|First Description: J. H. |
|Sowing: Multiple laps|
Isolo is a mancala game played by the Bemba in Zambia. The game was first described by J. H. Chaplin in 1956. Some rules were misunderstood by André Deledicq and Assia Popova in 1977 and later by Víktor Bautista i Roca. The strange way of sowing could have been influenced by Bao.
The game is played in two parts called "fore-play" and the "main game" by Chaplin.
Each player controls one row of the board.
A move begins by adding one seed from the stock to a non-empty hole on his row. Then the player takes all these seeds and sows them, ony by one, counterclockwise starting in the leftmost pit. If he reaches the rightmost pit he continues to sow on his own side from left to right. It is true that Chaplin didn't wrote that explicitly (although Deledicq and Popova did), but all the other games he observed were four-row games, in which each player only sows on his side and sowing on both sides would render the game unplayable.
- When the stock seed was added to the hole prior to the last one, its contents are sown starting in the rightmost hole.
If the last seed falls into an empty hole, the move ends (and the player "sleeps") without anything being captured.
The move is continued in another lap, which begins in the next hole, if the last seed falls into an occupied hole and the opposite hole belonging to his opponent is empty.
If the last seed of a lap falls into an occupied hole and the opposite hole is also occupied, the player captures (or "eats") the contents of the enemy hole.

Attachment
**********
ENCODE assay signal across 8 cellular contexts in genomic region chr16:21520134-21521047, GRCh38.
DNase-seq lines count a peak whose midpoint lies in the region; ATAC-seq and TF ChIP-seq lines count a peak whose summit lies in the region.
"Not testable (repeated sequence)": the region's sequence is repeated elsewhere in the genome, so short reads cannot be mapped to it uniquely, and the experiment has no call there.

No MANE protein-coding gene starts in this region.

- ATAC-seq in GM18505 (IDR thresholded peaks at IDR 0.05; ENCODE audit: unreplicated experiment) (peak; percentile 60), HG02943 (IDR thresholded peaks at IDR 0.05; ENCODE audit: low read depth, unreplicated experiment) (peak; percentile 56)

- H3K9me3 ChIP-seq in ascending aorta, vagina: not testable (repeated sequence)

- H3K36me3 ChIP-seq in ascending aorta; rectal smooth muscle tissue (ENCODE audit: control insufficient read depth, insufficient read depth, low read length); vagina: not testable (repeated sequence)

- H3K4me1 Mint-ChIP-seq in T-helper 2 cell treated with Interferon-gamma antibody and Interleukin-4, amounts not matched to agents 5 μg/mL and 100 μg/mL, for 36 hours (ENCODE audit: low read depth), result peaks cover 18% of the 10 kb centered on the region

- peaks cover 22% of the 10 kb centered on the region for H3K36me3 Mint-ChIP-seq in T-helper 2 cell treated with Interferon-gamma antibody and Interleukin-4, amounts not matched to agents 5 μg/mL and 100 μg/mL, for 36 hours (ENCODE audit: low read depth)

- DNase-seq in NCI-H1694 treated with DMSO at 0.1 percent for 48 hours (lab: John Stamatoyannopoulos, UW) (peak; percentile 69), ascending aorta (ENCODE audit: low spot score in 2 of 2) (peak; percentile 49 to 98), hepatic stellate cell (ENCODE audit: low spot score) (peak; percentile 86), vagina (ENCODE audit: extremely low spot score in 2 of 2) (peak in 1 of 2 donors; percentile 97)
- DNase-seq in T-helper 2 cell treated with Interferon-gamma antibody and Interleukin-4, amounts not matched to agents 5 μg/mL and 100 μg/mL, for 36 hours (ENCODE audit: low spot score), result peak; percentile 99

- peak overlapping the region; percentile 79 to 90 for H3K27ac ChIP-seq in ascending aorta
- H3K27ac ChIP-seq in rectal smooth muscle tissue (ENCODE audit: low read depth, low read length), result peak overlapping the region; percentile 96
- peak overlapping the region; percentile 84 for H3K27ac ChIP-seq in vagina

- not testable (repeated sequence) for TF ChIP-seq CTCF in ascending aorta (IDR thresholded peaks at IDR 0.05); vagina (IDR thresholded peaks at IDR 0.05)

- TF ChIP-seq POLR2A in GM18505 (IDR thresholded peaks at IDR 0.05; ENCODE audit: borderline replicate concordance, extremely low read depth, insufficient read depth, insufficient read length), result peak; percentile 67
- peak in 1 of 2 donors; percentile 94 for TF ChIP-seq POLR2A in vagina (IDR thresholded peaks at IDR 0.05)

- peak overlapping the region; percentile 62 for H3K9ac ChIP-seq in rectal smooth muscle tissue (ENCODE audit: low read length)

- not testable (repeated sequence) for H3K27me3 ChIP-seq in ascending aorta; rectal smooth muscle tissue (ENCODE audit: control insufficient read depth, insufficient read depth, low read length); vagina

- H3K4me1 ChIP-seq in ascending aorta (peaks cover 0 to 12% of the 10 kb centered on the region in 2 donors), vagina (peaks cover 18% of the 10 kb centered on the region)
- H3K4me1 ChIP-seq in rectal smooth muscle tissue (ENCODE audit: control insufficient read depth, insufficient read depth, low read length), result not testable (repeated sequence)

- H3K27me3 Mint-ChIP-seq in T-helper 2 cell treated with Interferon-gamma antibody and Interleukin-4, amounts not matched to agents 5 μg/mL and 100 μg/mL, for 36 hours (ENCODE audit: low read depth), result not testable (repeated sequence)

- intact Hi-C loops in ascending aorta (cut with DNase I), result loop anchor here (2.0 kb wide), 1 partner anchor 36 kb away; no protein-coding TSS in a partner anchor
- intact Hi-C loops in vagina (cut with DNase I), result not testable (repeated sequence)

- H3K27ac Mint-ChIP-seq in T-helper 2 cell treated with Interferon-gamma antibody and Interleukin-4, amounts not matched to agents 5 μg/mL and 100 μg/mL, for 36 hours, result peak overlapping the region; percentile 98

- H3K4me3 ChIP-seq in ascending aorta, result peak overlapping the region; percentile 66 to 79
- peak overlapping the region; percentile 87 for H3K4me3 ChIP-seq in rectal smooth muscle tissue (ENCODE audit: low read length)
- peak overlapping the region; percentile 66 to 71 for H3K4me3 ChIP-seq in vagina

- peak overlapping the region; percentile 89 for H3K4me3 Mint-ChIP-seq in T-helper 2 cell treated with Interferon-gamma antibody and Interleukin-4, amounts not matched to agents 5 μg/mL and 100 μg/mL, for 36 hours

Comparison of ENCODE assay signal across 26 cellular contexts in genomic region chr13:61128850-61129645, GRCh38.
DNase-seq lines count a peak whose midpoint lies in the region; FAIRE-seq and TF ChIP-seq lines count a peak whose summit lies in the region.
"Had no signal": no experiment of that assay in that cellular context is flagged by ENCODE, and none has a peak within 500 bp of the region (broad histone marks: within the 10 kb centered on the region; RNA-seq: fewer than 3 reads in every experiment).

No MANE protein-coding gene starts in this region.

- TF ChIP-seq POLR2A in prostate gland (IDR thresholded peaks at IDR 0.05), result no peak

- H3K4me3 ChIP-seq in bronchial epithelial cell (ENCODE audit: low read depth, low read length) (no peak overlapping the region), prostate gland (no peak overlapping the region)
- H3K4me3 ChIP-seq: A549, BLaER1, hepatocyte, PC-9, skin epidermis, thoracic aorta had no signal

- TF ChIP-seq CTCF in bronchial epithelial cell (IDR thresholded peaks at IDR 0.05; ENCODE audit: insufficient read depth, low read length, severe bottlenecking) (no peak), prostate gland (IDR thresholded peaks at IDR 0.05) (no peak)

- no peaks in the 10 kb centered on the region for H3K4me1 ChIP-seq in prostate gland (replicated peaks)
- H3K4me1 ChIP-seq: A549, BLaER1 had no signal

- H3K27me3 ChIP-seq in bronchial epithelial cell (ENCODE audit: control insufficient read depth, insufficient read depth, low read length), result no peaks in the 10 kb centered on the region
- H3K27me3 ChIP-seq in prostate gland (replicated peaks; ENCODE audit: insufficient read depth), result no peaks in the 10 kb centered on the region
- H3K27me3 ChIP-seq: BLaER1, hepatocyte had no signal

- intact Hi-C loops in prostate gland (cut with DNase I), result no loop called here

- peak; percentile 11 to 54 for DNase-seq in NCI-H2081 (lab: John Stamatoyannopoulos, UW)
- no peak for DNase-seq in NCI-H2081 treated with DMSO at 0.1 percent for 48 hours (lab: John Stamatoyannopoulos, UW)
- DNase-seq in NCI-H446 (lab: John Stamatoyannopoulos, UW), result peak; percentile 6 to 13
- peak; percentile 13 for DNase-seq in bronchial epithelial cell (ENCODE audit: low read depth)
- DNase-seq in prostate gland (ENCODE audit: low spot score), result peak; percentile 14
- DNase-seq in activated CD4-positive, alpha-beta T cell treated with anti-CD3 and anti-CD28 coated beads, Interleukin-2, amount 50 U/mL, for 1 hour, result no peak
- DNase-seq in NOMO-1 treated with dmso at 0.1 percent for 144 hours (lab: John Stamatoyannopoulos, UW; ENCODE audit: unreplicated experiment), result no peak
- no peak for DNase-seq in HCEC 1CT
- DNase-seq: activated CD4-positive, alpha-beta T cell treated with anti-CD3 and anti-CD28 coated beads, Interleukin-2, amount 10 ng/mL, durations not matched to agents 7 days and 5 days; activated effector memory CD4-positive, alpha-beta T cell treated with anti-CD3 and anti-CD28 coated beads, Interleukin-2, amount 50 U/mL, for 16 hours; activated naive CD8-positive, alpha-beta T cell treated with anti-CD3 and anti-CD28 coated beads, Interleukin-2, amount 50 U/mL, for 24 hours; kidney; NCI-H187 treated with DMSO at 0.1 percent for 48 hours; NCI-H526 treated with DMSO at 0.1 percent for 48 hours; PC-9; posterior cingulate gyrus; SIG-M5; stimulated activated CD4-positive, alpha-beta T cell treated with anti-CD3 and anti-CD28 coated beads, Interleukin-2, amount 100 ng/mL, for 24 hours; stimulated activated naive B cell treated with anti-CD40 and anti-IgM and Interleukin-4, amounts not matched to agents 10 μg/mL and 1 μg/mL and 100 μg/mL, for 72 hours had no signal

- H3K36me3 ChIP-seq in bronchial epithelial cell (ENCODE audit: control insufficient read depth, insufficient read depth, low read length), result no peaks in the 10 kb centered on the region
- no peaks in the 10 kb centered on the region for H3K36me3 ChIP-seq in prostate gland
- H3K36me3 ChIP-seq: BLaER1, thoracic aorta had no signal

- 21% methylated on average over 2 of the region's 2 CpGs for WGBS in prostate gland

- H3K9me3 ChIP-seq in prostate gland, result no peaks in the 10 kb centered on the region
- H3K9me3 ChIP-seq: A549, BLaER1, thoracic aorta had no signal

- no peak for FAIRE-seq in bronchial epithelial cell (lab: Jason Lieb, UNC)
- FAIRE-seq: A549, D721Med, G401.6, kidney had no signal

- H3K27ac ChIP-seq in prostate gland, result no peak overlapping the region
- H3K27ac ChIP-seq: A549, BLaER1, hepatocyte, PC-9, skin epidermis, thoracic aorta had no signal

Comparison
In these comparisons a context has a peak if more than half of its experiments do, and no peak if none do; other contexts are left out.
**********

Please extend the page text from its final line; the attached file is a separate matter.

After the first lap:
- When the contents of one of the four central holes or the contents (any number of seeds) of one of the four endholes (at least two seeds) were captured, they are resown starting in the leftmost hole.
- When the contents of one of the two left (right) endholes were captured, while it contained a mwipinda (a singleton), this seed is put into the rightmost (leftmost) hole of the capturing player, then the total contents of this hole are resown starting in the leftmost (next to the leftmost) hole.
- If any of the above resowings results in a further capture in the next lap, the captured seeds are resown starting in the leftmost hole.
After a non-capturing lap:
- If nothing was captured in the previous lap, a player may capture in the next lap. The captures are then resown beginning at the hole next to the last emptied one, subject to the special provisions for endhole captures as outlined above.
At the beginning there are two seeds in each hole, plus a theoretically unlimited stock of seeds for each player. The stock seeds are called nkonto.
The fore-play is won by the player who leaves his opponent with no seeds in his row.
The Main Game
The loser of the fore-play puts two seeds in each hole of his row. The winner arranges the seeds he had at the end of the fore-play in his holes with no limitations as to number of seeds used or holes occupied. He can leave holes empty. This is called kucheleka.
Possible Kucheleka after South won the Fore-play
The main game is then continued by the winner with the same rules as outlined in the description of the fore-play. Again, Chaplin didn't say who continues to play, but play-testing showed that it must be the winner of the fore-play, otherwise the loser would almost always win the decisive main game
The game is won by the player whose opponent has no seeds left in his row.
- There are more mancala games called "Isolo" played in Tanzania. One is mostly played by girls, the other by boys.
- Mwambulula, another mancala game of the Bemba.
- Chaplin, J. H.
- A Note on Mancala Games in Northern Rhodesia. In: Man: The Journal of the Royal Anthropological Institute 1956; 56 (12): 169.
- Deledicq, A. & Popova, A.
- Wari et Solo: Le Jeu de Calcul Africain.Cedic. Paris (France) 1977: 97-98.
Adapted from the Wikinfo article, "Isolo I" http://www.wikinfo.org/index.php/Isolo_I, used under the GNU Free Documentation License.